Seanad committee hears FDI and MII concerns over Brexit
Delegates from Food Drink Ireland (FDI) and Meat Industry Ireland (MII) this week met before the Seanad Select Committee on the Withdrawal of the UK from the EU.
They outlined the key issues and measures needed at both a domestic and EU level for the sector in light of the UK’s decision to exit the bloc.
There was a particular emphasis on the need to maintain tariff-free access to the British market post-Brexit and for an EU state aid structure, in order to support vulnerable businesses through the transition.
“The agri-food sector exports €4.1 billion of food and drink to the UK and accounts for 43,000 Irish jobs,” FDI Director Paul Kelly said.
With 40% of total food and drink exports going to the UK, Ireland is four to six times more exposed than any other European country to Brexit.
“Supply chains in the food sector are deeply integrated between our two countries. The continued, uninterrupted flow of these supply chains is essential to the competitiveness of food and drink businesses on both islands,” he added.
“It is vital that Brexit negotiations deliver the closest possible economic and trading relationship between the EU and the UK into the future.
Agri-food is the Irish sector most exposed to trade disruption, and the Irish government must do all within its control to ensure minimum impact to the free flow of goods.
“Discussions on the future EU-UK relationship must begin early in the negotiating process and must deliver a comprehensive free trade agreement between the EU and UK, ideally with the UK remaining within the EU Customs Union.
“Transitional arrangements, of sufficient length for businesses to plan and prepare for any new free trade agreement, are vital. Customs procedures should be dealt with as part of the first phase of Article 50 negotiations,” Kelly said.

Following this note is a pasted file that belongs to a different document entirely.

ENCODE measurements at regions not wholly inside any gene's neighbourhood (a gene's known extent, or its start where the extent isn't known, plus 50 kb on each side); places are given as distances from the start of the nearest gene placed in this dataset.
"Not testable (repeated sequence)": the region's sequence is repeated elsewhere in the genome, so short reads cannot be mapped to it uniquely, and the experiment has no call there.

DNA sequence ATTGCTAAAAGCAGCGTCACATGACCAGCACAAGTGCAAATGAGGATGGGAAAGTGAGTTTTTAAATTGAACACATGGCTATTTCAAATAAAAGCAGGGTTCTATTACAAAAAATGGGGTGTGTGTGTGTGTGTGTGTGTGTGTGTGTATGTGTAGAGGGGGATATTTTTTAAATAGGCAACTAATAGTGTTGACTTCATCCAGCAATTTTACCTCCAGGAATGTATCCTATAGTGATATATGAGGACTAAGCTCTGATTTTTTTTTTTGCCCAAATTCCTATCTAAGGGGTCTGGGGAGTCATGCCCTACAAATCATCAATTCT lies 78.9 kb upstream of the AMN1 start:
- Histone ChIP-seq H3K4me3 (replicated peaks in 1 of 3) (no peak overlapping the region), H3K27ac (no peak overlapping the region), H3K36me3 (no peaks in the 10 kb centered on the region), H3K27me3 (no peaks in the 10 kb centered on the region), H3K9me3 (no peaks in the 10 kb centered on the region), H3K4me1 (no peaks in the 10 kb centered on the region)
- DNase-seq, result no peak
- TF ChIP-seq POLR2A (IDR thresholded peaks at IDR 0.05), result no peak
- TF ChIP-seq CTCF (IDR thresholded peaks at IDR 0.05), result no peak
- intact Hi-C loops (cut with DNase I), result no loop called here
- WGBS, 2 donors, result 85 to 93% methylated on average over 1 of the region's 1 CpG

This comes after figures showed export growth to the UK declined to 2% last year after a weakening of sterling put a downward pressure on demand for Irish food products.
The FDI and MII put together a series of short-to-medium term measures needed to support and reinforce the agri-food sector.
- The relaxation of state aid restrictions that affect the ability of Ireland to apply critical stabilisation support measures and strategic transformative initiatives in light of the potentially serious economic impact of Brexit.
- An intense and continuous focus on cost competitiveness in areas such as energy, insurance and labour.
- The re-introduction of the Employment Subsidy Scheme and the Enterprise Stabilisation measures, last utilised during the financial crisis in 2009-2011.
- €25 million in funding for market diversification and product innovation measures, to be looked after by Bord Bia and Enterprise Ireland.
- Trade support measures, including export trade financing and export credit guarantees, to support the continued development and growth of international export markets.
- A substantial increase in resourcing of the international market access unit of the Department of Agriculture, Food and the Marine.
- Access to a finance package that includes sustainable financing via funding from the Irish Strategic Investment Fund and the Strategic Banking Corporation of Ireland.